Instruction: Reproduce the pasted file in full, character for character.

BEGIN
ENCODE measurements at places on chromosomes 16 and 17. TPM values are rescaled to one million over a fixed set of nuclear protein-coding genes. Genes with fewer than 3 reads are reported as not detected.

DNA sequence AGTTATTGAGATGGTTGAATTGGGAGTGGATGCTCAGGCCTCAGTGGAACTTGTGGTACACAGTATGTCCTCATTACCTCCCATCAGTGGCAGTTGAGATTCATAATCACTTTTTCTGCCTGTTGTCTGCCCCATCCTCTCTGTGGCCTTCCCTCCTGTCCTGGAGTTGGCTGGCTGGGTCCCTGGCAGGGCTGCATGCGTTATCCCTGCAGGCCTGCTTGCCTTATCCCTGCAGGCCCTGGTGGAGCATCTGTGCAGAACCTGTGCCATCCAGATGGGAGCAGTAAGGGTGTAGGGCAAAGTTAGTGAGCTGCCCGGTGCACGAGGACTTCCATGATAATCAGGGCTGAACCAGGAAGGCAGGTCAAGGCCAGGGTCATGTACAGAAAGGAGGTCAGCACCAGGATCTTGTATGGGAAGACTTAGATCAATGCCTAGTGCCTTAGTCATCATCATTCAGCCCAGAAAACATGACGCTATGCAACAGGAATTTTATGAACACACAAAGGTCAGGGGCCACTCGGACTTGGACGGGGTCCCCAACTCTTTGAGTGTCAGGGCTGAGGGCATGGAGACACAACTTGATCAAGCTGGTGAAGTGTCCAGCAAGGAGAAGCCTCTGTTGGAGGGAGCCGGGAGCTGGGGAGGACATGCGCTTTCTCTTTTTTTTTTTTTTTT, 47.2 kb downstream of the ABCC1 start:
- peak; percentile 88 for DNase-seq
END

ENCODE measurements at places on chromosomes 16 and 17. TPM values are rescaled to one million over a fixed set of nuclear protein-coding genes. Genes with fewer than 3 reads are reported as not detected.

DNA sequence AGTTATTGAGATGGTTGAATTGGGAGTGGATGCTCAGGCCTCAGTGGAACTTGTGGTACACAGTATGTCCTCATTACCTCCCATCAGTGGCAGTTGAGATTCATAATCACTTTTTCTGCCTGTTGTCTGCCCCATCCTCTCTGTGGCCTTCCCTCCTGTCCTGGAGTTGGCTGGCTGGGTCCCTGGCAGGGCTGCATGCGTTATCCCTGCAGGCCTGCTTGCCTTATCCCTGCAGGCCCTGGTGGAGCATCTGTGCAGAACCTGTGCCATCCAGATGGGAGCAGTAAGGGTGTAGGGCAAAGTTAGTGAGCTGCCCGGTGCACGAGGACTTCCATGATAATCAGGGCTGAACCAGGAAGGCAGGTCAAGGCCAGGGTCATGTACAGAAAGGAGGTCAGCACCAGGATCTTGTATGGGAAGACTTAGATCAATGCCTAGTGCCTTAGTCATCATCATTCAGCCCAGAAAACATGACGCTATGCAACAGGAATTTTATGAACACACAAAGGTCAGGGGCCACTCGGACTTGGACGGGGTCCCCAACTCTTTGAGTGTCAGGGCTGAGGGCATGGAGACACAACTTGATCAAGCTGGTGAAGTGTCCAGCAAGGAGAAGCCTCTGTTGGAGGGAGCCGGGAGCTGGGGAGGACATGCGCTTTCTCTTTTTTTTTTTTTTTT, 47.2 kb downstream of the ABCC1 start:
- peak; percentile 88 for DNase-seq